Hey, Kiddo is a graphic memoir that tells the story of Jarrett J. Krosoczka from the time he goes to live with his grandparents until he graduates from high school. The subtitle gets to the meat of the story: How I Lost My Mother, Found My Father, and Dealt with Family Addiction.
The book is told through Krosoczka’s eyes as he loses his mother after she goes to prison, though he doesn’t know why, and eventually learns who his father is. He describes his grandparents as very old, having lived through the depression, and smoking two packs of cigarettes a day. They also often drink heavily are a bit gruff, though are loving to him.
Since it is told through his point of view and what he knew at the time, we don’t exactly find out why his mom went to prison, though there are pictures showing what he learned about the circumstances later. We also learn that she is a heroin addict and there are references to it throughout the book, often through other characters or to what the family reads in the paper after she suffers an overdose or is arrested.
He wrote the book for teens who may have lived through similar circumstances, but I found the book to be pretty sad and rough at times, so I’m not sure how a teen would read it. The moments that touched me the most were those between Krosoczka and his mother. There were numerous times when she didn’t show up for him as planned and I found those heartbreaking. It was also heartbreaking when they were together, as the relationship was odd after being apart for so long.
The book does provide hope in the form of Krosoczka’s father, who he only learns the identity of at age 15. They meet when he is 17 and the epilogue tells us that they were able to have a relationship along with his two children.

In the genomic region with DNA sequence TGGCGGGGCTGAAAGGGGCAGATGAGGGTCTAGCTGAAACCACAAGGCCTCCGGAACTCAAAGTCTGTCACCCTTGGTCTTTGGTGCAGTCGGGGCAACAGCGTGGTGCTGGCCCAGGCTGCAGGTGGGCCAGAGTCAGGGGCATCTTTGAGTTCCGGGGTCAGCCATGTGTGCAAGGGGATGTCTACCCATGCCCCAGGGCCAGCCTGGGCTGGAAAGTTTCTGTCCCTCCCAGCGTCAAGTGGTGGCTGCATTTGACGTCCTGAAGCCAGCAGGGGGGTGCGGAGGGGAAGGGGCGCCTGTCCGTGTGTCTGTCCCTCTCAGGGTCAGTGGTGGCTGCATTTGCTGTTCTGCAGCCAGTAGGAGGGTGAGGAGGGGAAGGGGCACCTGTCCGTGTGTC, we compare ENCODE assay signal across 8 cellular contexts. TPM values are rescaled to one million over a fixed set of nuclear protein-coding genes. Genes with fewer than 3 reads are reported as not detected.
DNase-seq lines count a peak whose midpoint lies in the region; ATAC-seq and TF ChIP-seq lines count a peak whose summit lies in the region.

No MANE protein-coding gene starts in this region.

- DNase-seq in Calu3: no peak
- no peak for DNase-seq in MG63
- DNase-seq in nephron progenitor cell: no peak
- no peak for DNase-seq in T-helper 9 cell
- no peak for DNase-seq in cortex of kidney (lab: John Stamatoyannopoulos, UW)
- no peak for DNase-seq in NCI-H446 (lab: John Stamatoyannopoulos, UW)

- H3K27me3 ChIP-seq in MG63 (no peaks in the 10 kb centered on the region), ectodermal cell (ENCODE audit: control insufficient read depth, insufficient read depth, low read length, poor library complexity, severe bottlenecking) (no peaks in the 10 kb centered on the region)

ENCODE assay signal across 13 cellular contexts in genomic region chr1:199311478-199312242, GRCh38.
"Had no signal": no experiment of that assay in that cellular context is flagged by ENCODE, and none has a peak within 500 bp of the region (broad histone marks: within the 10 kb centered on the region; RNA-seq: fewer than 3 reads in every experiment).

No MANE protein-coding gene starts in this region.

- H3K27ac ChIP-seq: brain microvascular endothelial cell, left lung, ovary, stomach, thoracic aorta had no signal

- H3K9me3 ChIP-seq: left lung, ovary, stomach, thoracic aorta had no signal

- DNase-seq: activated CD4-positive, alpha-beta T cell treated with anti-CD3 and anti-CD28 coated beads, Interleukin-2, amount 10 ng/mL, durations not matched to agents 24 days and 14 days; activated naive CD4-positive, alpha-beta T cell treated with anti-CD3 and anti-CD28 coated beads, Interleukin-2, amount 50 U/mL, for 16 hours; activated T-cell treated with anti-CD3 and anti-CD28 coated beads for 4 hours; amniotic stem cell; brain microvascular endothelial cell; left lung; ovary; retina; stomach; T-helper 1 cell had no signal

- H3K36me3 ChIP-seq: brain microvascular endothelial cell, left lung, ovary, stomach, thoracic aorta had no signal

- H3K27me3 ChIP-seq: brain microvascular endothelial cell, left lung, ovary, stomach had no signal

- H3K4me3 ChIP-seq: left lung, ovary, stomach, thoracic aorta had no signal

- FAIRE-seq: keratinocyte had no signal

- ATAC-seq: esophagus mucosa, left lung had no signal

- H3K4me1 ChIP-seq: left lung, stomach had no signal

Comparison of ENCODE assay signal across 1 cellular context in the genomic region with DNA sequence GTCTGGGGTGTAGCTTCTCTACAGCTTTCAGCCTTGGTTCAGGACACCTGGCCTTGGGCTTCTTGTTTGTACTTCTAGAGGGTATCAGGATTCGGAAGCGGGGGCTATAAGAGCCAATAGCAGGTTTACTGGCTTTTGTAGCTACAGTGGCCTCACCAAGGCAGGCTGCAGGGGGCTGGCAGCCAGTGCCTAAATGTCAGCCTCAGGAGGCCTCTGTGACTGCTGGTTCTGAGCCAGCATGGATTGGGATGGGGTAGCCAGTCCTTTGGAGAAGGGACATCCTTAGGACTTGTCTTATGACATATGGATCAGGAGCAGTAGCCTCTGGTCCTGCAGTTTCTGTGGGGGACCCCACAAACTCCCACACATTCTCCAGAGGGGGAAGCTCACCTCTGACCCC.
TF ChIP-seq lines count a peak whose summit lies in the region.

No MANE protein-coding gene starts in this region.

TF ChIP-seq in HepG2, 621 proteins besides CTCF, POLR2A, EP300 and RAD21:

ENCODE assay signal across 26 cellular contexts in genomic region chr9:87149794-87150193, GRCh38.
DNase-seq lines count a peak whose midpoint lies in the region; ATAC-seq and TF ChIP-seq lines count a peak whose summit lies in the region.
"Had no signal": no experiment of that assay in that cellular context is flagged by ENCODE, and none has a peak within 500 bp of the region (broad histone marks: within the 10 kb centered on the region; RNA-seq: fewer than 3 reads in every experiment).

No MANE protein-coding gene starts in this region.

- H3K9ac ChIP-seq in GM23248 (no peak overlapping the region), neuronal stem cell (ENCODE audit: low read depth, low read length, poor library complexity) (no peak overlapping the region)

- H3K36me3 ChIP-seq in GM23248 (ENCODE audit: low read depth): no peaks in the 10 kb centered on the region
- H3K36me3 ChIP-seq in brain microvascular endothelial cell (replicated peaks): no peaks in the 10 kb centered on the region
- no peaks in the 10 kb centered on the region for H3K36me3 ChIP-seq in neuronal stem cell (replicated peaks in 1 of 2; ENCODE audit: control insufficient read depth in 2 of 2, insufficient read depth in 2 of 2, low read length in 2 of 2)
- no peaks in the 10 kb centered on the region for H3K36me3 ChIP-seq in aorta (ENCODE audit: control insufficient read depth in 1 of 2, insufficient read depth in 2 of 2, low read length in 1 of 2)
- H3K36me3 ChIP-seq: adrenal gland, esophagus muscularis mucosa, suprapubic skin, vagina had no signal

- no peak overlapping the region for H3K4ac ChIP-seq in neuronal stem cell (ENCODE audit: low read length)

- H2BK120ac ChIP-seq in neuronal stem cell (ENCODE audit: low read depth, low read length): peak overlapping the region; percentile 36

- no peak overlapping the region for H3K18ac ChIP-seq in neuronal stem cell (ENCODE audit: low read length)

The memoir also focuses on how Krosoczka became an artist and how it saved him. It details the first class his grandpa paid for him to go to, how his mother and he sent drawings back and forth to one another, and how he drew to amuse his friends in class. The book includes these drawings letters and other mementos from his childhood. The chapter breaks use the pattern from the pineapple wallpaper from his grandfather’s house.
This is a book I wouldn’t normally read. It’s a teen book and a graphic memoir, but I really enjoyed it. I first heard an interview with the author on Fresh Air and I was so moved by his story I wanted to read it. I have tried to read graphic books before but have trouble finishing them. This one really gripped me. The style is very casual with limited colors and burnt orange accents, an homage to his grandfather’s touch of style and use of pocket squares.
After reading the book I watched the Krosoczka’s TED talk which he did before the book was written and ultimately became the inspiration after people reached out to him and told him how his story was their story. I was moved by these points:
- Imagination saved his life and is now his vocation
- Loving an addict is like Charlie Brown with a football. Every time you open your heart to love that person, you end up on your back.
- Writing is using your imagination on paper.
- His mom was a good person who made bad decisions.
This talk paints the funny and touching story of a little boy who pursued a simple passion: to draw and write stories. With the help of a supporting cast of family and teachers, Jarrett J. Krosoczka tells how he grew up to create beloved children’s books.